Speaking at the NRF Big Show in New York last week, Mike McNamara, executive vice president and chief information and digital officer of Target in the US said that Amazon play against a different set of financial rules after managing “to convince the investor community that was the right thing to do”.
But there are a few strategic advantages for traditional bricks-and-mortar retailers that might give a few household Aussie names food for thought.
“Amazon is spending a lot of money to build a fulfilment network to get close to major populations,” he said. “Target already has that. We have 1800 stores that are hovering within five to ten miles of 95 per cent of the population.”
Over the last holiday period, 40 per cent of Target’s online trade came from its stores, as a lot of its shipment comes from its stores – similarly seen by local retailers like Myer who book a glut of online sales from within bricks and mortar locations.
“We have a lead time advantage and potentially have a cost advantage over Amazon because our last leg is shorter, but there’s no doubt that they’re fierce and were going to have to fight hard,” said McNamara.
Since joining the second-largest discount department store retailer in the US as its head of technology – not long after the company was hit by a cyber security attack that saw hackers steal data from up to 40 million debit and credit cards of shoppers – McNamara has overseen a raft of changes at the company. He’s ruffled a few feathers in the process.
Doing less with more
At McNamara’s first board of directors meeting, after discussing the importance of technology in retail, one of the non-executive directors asked him what was needed for success at the company.
“What I told him was I needed less money and fewer people. Now I didn’t say that in the sense of trying to reduce technology costs nor any overriding sense of financial prudence. What was going through my mind was actually, how do you create more value for the company?”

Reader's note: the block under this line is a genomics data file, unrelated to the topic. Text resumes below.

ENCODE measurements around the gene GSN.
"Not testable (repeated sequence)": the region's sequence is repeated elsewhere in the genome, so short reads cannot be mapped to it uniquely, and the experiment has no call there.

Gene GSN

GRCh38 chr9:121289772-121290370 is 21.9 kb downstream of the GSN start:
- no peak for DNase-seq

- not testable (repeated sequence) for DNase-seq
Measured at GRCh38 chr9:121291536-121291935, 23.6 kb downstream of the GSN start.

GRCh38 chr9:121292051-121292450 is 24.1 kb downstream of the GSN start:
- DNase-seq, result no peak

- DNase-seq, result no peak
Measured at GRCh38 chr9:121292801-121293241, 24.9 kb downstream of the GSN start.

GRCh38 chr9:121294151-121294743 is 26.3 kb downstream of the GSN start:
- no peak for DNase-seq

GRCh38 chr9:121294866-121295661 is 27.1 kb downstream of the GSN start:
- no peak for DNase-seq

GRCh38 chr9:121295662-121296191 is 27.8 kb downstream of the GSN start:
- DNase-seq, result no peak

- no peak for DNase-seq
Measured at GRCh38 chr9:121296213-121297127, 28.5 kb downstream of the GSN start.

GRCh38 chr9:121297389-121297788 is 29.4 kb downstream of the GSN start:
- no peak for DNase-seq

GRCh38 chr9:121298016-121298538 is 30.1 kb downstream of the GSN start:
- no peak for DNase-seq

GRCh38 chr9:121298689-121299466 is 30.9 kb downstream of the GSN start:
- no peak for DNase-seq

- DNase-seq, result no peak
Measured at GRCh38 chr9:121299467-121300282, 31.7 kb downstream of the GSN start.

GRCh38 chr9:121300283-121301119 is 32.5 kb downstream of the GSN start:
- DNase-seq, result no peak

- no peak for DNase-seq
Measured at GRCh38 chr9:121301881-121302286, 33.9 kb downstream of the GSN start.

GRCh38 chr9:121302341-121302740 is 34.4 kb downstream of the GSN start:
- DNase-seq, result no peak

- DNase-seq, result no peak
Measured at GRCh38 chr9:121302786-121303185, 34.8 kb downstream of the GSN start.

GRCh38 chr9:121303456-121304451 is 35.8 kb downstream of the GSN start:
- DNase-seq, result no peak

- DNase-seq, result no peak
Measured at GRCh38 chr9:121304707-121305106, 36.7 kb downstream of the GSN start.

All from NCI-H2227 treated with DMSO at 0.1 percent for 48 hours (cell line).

According to McNamara, the problem with having too many people and too much money is that you end up doing “a whole lot of stuff” that doesn’t really matter and then the things that really do matter get lost.
“At that time, we were running over 800 technology projects. Now Target’s a big company, but no company, no matter how big, has 800 priorities. I’ve always taken the view that I want to do fewer, bigger things and just do them better,” he explained.
A focus on ‘ruthless prioritisation’, developing an in-house engineering team and adopting agility within the way of working has underpinned the new digital Target. Batting away an “oversized budget by literally hundreds of millions of dollars, way too many people and priorities” were first hurdles in turning Target from a digital laggard into leader.
“When I started at Target…we had almost 10,000 people and 7000 were third party contractors,” he said. “Our priorities had been set by merchants and marketeers and our architecture was being written by a multitude of third parties and that’s something that I wanted to change quickly.”
The ratio is now completely reversed for the US retail giant, with 70 per cent of engineering now in-house.
“We’ve achieved a huge reduction in the workforce, our productivity has skyrocketed and our overheads have tumbled, allowing us to make leading investment in our infrastructure and in our business. Crucially, it’s brought business decisionmaking back where it belongs and that’s in-house.”
Up until about five or six years ago, Target was being run on a platform of one of its fiercest rivals, which also happened to have a web service as a business beginning with A.
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